Walking the Green Talk
Saturday 30th January 2010 - 9:00am - 9:45am
Walking the Green Talk
Patricia Glyn walked 2,200 kilometres from Durban in South Africa to Victoria Falls in Zimbabwe in the footsteps of her ancestors.
Come listen to a thrilling, amusing, heart-warming, emotional and tragic story from an incredible adventurer
• Travel on foot teaches humility and instils respect for local residents and sense of place
• “Footing” as Africans call it, leaves plenty of time for meditation and reflection
• Getting close to the landscape makes one confront outward truths and inward hypocrisy
• Changing one’s personal conduct may not make a dent in sustainable development but it brings peace within
• Any true safari takes you places you had not planned, or desired, to see
A century and a half after her great-great granduncles travelled overland from the coastal city of Durban to Victoria Falls, Patricia Glyn set out to retrace their route on foot.
For four and a half months Glyn walked, or as Botswana villagers put it, “footed” some 2,200 kilometres and 3 million footsteps. She footed over asphalt, sand and rocks. She traversed through an arid landscape, blackthorn acacia, Mopane trees and baobab. She witnessed terrifying lightning storms, heart-stopping bull elephants and breathtaking sunsets.
In the ordeal of her quixotic odyssey Glyn grew hot, sweaty, tired, sunburned and cranky until she came to the edge of Mosi oa Tunya (the Smoke that Thunders), the great waterfall where she cast in sea shells collected at the start of her journey.
The completion of a great journey leads to anticlimax, and returning home to her daily routines she fell into a deep depression, but emerged to tell the tale in print, through photos, on camera and in person. Audience members alternately squirmed in their seats, looked away from the screen and were moved to tears as they heard her story, both a physical trek and a psychological exploration.
At the heart of Glyn’s safari was an intimate confrontation with how her own modern lifestyle and consumer choices helped bring about some of the destruction she deplored in nature. She ate beef, and day after day saw how cattle had ravaged the entire landscape. She excoriated big game hunters for killing wild sentient mammals, but on reflection realized how she enjoyed the bacon from sows driven insane by stockyard cages they could not escape. She relied on an industrial economy that was depleting the rivers she could cross on foot.
At times, Glyn found herself reconnected to the rural villagers who, as a white urban female, she took for granted, or left at a distance, and whose language she could not speak. In retrospect, this language barrier led to amusing misunderstandings, such as when she pantomimed a request for an egg, expressing her hunger for something that came out of the rear of a chicken, but pointing from her own squatting buttocks to her mouth. She later practiced how to make this request in Setswana.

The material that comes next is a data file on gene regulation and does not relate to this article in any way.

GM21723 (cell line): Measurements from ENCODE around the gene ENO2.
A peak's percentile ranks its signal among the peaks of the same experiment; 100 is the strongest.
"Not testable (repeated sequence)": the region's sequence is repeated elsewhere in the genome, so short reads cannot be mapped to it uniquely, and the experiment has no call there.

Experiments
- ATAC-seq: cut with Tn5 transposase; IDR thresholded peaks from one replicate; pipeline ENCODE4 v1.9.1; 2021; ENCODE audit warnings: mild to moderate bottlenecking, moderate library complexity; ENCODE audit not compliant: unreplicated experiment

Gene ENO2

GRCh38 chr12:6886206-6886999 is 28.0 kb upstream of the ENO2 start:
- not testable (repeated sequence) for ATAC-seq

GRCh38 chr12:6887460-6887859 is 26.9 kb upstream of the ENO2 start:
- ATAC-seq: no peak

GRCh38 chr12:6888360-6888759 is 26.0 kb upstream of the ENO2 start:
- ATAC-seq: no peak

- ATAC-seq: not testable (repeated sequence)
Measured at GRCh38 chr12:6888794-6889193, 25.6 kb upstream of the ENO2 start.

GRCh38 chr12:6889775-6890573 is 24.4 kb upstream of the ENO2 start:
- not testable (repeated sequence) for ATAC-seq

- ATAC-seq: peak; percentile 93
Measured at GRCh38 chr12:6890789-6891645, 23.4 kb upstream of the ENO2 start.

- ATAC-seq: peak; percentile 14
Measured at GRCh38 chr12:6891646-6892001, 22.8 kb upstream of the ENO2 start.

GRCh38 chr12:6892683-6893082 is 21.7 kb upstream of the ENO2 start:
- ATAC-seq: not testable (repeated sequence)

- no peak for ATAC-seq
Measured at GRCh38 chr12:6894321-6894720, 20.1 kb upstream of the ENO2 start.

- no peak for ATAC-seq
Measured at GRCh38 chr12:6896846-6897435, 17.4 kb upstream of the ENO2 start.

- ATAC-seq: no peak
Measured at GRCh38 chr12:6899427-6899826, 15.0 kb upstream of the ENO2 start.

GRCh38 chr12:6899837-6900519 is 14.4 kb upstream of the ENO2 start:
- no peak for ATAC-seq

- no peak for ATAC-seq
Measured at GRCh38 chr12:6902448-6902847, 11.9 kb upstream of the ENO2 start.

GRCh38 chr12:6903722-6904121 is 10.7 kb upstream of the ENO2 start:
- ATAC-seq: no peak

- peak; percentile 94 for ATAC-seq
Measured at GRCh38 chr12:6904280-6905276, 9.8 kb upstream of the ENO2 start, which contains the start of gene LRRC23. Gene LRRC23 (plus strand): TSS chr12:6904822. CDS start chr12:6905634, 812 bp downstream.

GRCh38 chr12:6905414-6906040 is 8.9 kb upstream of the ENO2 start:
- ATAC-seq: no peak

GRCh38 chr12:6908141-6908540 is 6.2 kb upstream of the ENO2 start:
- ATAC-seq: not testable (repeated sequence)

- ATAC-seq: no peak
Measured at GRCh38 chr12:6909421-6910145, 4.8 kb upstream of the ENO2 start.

Traversing each new physical and political border into the heart of southern Africa on foot deepened Glyn’s love and affection for her native land and its people. But more importantly she saw herself as more intimately and inextricably entwined in its past and its emerging future. She was forced to see the complexity of politics, acknowledging that Robert Mugabe’s notorious “War Veterans” squatting on white farms in Zimbabwe were actually very welcoming and supportive people up close.
But it also led her to try to stop what she now saw as her own destructive personal conduct, altering her diet to become a vegan, and consuming not what she wanted, but only what she needed.
It was perhaps fitting that her physical quest to re-experience the infinite force of Africa’s iconic noisy waterfall brought her face to face with her ego to discover a quiet path home to spiritual peace.
Patricia Glyn, Adventurer, South Africa
This summary was prepared by James Workman. The views expressed are those of certain participants in the discussion and do not necessarily reflect the views of all participants or of the World Economic Forum.
Copyright 2010 World Economic Forum
No part of this material may be copied, photocopied or duplicated in any form by any means or redistributed without the prior written consent of the World Economic Forum.
Saturday 30 January
Keywords: travel, adventure, Africa, journey, sustainability, women, exploration, wildlife, food, agriculture, water, tourism, meat consumption, landscape, fragile states
Recommended reading for: Women Leaders, Global Agenda Councils for the Future of Africa, Climate Change and Sustainable Consumption
Adventurer, South Africa
Since 1995, broadcasting for 15 years including: Patricia's People, a radio programme which profiled...